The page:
Predictors of adolescent outcomes among 4-6-year-old children with attention-deficit/hyperactivity disorder

J Abnorm Psychol. 2016 Feb;125(2):168-181. doi: 10.1037/abn0000086.


Children who met Diagnostic and Statistical Manual of Mental Disorders-Fourth Edition (DSM-IV) criteria for attention-deficit/hyperactivity disorder (ADHD) with functional impairment in at least one setting at 4-6 years of age were followed prospectively through age 18 years. On average, the 125 children (107 boys) with ADHD at baseline improved over time, but still continued to exhibit more symptoms, functional impairment, and risky behavior through adolescence than demographically matched healthy comparison children. These findings support the predictive validity of the diagnosis of ADHD at younger ages by demonstrating that the symptoms and impairment are enduring. Nonetheless, there were marked variations in developmental outcomes. Among children with ADHD, higher numbers of inattention and hyperactivity-impulsivity symptoms and higher number of concurrent symptoms (oppositional, conduct disorder, anxiety, and depression) measured at baseline each predicted higher future levels of the same dimension of symptoms. In addition, higher baseline levels of inattention, oppositional, conduct disorder, and anxiety symptoms predicted greater future functional impairment. Among children with ADHD, girls and children from families with lower family incomes had relatively poorer outcomes. Although outcomes varied along a continuum, approximately 10% of the children with ADHD at 4-6 years could be classified as functioning in the normative range on multiple measures during 15-18 years. Although this finding awaits replication, lower levels of hyperactivity-impulsivity symptoms at 4-6 years predicted more normative functioning during adolescence. These findings suggest that ADHD identified in early childhood predicts an increased likelihood of functional impairment through adolescence for most, but not all, children.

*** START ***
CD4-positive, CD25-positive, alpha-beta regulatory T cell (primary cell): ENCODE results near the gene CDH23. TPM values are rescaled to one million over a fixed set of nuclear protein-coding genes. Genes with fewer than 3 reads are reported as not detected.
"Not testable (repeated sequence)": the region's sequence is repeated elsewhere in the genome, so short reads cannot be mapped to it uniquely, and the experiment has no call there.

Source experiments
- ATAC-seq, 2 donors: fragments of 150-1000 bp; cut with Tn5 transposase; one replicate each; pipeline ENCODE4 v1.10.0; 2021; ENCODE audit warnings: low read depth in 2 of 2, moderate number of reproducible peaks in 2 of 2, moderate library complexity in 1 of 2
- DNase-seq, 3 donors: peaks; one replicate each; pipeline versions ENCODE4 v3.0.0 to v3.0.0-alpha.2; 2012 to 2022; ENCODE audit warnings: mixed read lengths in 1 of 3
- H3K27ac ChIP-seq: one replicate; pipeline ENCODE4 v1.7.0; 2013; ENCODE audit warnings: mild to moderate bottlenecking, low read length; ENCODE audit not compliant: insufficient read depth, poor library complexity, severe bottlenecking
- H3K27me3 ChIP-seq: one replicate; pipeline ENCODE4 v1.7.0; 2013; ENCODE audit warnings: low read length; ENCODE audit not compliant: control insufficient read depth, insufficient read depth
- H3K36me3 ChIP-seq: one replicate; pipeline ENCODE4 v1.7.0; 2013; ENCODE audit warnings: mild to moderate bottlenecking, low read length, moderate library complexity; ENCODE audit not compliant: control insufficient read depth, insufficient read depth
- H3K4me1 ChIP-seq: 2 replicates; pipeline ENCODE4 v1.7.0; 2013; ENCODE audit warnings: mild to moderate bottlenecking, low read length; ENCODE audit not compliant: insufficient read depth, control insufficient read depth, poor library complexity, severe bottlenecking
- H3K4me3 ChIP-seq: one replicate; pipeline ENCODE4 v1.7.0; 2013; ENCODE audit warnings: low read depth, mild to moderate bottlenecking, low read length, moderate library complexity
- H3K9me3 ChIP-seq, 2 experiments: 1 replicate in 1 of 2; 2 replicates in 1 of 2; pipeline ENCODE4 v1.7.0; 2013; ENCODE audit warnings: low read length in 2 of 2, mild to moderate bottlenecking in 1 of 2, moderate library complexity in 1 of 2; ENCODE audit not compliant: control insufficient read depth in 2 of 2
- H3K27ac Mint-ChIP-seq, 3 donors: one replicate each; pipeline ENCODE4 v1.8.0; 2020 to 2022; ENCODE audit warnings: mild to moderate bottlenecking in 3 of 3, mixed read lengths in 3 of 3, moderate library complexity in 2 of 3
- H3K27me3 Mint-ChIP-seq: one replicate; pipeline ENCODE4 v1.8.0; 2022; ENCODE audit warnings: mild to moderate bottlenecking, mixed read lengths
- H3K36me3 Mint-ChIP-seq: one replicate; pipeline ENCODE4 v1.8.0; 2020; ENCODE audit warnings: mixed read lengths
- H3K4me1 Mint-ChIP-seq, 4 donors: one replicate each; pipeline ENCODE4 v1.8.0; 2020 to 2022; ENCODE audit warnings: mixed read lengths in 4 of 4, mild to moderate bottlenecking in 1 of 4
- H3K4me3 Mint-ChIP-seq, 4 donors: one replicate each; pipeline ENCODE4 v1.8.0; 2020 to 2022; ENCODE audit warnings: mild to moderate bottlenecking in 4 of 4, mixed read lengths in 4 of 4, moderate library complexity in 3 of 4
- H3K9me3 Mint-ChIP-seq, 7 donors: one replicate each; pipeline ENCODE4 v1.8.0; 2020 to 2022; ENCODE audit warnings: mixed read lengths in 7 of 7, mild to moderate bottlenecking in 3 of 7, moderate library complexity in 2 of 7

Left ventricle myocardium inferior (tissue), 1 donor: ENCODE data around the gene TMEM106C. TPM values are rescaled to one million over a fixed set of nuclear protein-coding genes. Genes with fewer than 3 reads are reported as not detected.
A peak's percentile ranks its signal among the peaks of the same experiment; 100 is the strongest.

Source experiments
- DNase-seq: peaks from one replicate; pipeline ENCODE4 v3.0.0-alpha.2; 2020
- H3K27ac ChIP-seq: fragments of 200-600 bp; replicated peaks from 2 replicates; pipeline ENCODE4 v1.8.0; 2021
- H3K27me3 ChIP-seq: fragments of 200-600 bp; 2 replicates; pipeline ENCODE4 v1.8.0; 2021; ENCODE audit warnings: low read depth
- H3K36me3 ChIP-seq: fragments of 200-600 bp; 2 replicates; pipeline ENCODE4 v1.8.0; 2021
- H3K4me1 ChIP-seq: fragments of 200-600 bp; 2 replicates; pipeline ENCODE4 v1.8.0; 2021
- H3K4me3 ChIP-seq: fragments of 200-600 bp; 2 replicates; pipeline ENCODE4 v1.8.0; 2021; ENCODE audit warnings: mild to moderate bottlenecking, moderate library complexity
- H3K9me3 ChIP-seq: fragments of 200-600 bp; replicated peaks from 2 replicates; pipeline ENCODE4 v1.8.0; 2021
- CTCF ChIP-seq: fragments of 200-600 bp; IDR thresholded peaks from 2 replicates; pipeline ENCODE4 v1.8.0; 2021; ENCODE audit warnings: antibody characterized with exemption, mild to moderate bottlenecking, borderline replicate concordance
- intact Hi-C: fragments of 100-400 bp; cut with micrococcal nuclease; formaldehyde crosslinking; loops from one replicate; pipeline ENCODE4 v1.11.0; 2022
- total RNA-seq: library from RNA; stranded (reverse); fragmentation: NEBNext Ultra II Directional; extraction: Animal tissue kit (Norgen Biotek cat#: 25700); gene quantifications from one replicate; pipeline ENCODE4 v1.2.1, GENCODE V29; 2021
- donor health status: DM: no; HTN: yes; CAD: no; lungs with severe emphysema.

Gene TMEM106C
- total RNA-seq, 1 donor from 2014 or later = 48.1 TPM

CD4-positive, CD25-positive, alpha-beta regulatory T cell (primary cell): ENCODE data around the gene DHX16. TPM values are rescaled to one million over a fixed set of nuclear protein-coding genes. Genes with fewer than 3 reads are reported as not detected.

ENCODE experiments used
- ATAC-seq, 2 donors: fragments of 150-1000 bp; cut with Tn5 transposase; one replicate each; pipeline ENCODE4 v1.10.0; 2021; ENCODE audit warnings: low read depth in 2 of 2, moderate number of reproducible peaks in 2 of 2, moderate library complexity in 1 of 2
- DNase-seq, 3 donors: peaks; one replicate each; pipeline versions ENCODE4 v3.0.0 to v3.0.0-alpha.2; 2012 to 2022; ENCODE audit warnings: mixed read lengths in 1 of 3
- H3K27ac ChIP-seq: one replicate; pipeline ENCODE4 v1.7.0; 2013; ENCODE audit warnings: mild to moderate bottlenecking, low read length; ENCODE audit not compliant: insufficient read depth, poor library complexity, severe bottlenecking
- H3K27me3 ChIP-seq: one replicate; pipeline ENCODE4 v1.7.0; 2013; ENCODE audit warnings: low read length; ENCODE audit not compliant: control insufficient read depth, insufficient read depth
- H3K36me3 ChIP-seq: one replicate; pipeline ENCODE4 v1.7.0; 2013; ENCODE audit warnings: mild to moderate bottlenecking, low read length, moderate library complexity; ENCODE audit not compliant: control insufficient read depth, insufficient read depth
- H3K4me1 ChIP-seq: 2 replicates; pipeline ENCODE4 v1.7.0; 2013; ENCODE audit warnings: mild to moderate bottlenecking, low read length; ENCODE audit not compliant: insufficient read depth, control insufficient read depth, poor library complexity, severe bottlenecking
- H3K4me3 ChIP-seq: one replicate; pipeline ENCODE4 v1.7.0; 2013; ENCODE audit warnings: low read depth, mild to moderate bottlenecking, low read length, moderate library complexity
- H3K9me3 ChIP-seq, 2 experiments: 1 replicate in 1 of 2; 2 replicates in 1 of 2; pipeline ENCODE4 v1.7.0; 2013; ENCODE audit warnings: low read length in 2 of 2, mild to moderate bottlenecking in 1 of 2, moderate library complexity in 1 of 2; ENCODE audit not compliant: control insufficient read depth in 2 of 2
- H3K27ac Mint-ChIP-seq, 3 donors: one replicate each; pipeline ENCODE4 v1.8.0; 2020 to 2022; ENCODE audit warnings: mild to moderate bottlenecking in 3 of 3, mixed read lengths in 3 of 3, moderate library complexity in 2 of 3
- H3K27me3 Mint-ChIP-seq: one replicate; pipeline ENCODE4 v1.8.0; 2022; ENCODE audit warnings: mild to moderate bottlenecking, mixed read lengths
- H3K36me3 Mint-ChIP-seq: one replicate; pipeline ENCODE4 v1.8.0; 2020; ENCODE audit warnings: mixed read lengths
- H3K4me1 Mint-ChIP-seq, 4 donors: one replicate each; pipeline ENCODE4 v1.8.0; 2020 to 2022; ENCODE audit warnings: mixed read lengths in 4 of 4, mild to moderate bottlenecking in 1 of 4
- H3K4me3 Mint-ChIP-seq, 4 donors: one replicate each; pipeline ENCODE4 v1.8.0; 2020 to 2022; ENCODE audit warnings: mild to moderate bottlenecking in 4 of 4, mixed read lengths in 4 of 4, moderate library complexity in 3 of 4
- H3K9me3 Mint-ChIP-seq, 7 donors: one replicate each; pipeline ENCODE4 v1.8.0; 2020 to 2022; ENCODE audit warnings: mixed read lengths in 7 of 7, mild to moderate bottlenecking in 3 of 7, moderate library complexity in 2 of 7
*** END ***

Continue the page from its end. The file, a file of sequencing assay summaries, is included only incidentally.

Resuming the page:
Publication types

  • Research Support, N.I.H., Extramural

MeSH terms

  • Adolescent
  • Adolescent Development
  • Attention Deficit Disorder with Hyperactivity / epidemiology*
  • Child
  • Child Development
  • Child, Preschool
  • Female
  • Humans
  • Male
  • Prognosis
  • Prospective Studies